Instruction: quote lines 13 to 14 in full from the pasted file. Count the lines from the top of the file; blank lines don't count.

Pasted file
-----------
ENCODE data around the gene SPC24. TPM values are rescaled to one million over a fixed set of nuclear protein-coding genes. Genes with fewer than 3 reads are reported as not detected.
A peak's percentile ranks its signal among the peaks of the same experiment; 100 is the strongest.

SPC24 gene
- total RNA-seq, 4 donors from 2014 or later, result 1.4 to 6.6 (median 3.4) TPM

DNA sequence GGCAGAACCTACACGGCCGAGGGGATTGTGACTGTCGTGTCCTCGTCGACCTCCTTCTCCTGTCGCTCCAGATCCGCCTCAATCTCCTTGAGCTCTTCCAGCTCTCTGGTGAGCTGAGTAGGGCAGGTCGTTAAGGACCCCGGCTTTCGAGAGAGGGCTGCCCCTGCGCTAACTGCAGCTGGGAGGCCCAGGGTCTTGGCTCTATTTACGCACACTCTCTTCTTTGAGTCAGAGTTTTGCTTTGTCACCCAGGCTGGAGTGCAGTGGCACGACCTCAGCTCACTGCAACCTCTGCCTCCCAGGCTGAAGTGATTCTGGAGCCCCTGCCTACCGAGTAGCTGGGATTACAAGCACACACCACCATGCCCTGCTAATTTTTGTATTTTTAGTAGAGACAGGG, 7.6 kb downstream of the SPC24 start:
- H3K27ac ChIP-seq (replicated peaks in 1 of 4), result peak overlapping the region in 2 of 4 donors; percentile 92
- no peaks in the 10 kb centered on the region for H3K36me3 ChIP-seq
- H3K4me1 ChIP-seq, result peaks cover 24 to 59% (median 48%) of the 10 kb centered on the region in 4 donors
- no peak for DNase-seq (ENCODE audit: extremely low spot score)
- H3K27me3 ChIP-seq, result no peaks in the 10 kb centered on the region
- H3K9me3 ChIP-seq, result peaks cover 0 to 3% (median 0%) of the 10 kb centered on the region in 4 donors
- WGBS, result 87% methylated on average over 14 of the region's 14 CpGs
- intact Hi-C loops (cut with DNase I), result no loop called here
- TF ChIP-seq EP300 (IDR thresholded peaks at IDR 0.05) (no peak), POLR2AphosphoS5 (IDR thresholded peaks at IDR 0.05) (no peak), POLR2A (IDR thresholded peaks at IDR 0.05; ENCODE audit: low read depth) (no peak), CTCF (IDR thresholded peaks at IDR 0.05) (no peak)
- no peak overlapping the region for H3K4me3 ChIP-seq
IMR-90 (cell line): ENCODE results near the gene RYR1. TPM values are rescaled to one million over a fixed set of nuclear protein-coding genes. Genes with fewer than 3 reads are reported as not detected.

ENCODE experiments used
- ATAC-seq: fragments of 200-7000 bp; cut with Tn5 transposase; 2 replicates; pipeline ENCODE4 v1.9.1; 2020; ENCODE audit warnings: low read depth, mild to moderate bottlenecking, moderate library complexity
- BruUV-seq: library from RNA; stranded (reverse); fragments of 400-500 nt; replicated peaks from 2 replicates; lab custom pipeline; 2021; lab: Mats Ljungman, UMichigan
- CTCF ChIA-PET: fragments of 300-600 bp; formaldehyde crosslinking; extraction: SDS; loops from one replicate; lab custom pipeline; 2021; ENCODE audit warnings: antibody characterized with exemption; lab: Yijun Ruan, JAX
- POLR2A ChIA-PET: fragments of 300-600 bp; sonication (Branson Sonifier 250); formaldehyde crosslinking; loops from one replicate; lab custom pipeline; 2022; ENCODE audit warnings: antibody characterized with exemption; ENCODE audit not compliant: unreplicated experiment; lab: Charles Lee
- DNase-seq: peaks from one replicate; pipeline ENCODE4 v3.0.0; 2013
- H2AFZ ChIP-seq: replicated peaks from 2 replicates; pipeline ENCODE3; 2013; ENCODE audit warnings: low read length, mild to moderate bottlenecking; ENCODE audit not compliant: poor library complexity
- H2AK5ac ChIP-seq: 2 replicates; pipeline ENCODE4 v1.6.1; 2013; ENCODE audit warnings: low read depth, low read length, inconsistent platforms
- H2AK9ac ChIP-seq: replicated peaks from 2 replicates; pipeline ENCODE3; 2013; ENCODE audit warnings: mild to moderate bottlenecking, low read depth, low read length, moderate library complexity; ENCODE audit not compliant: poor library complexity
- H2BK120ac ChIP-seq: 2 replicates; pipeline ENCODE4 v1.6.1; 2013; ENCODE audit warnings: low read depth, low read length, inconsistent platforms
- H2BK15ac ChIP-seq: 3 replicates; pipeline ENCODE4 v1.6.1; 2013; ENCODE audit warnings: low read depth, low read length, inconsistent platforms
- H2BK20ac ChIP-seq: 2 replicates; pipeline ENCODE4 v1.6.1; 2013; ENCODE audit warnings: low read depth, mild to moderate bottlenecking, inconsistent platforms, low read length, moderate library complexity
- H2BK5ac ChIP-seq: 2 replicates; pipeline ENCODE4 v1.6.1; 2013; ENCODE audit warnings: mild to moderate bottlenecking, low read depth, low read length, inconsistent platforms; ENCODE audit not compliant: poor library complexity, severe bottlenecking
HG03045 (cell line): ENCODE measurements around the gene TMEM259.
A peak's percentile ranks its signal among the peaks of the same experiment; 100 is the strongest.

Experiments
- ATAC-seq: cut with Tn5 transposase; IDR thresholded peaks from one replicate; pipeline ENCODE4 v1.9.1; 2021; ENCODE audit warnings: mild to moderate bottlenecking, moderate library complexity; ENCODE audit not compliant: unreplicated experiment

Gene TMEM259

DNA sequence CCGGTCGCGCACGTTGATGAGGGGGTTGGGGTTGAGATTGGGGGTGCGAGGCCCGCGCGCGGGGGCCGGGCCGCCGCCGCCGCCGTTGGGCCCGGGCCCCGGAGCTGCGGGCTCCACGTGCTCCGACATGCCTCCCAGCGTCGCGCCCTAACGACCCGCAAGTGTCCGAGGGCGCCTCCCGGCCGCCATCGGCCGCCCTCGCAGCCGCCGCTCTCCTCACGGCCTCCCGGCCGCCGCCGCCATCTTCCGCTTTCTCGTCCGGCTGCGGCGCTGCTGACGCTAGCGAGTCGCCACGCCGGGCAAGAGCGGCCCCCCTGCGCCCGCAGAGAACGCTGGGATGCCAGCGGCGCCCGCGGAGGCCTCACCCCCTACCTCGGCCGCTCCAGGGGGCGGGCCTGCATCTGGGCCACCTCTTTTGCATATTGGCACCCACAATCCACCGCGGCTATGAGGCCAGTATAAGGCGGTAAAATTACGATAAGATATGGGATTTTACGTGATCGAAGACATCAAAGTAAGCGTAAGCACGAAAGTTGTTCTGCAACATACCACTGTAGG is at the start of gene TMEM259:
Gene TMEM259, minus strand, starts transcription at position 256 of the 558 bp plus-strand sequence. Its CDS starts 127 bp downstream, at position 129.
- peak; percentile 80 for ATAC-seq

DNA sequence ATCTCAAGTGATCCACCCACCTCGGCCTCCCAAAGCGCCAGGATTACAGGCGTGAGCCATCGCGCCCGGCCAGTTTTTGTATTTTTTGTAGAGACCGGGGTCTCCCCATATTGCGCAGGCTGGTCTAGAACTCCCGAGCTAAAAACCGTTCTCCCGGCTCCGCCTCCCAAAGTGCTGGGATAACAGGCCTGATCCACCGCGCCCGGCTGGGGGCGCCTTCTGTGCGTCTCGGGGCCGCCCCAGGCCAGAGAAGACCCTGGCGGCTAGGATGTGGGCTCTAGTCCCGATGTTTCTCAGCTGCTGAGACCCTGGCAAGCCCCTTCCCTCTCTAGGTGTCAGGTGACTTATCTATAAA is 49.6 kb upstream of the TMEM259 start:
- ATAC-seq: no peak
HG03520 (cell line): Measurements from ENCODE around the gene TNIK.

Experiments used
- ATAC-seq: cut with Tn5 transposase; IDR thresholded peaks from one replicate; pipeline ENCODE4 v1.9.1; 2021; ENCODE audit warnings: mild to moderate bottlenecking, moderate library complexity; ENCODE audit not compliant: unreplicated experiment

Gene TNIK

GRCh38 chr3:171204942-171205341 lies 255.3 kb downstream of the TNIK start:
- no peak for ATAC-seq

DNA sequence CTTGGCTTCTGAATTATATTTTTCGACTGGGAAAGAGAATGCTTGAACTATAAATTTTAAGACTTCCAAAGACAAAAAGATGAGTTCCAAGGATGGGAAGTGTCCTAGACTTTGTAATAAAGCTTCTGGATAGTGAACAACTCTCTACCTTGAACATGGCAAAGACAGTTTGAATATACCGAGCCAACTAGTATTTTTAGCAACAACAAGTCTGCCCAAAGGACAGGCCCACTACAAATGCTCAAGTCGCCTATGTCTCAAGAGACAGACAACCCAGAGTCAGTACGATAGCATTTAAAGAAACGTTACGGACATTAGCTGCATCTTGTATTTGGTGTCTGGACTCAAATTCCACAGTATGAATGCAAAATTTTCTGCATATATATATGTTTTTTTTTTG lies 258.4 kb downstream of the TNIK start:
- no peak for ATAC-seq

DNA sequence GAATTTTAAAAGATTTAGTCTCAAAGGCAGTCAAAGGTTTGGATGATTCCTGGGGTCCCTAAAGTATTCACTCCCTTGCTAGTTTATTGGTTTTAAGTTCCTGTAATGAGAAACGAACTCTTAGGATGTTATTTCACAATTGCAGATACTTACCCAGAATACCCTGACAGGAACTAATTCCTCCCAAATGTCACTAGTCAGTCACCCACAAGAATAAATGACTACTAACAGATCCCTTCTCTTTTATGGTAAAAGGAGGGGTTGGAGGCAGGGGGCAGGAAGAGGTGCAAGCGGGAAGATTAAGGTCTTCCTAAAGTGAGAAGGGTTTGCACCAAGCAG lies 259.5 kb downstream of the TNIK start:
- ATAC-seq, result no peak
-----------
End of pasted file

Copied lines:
- intact Hi-C loops (cut with DNase I), result no loop called here
- TF ChIP-seq EP300 (IDR thresholded peaks at IDR 0.05) (no peak), POLR2AphosphoS5 (IDR thresholded peaks at IDR 0.05) (no peak), POLR2A (IDR thresholded peaks at IDR 0.05; ENCODE audit: low read depth) (no peak), CTCF (IDR thresholded peaks at IDR 0.05) (no peak)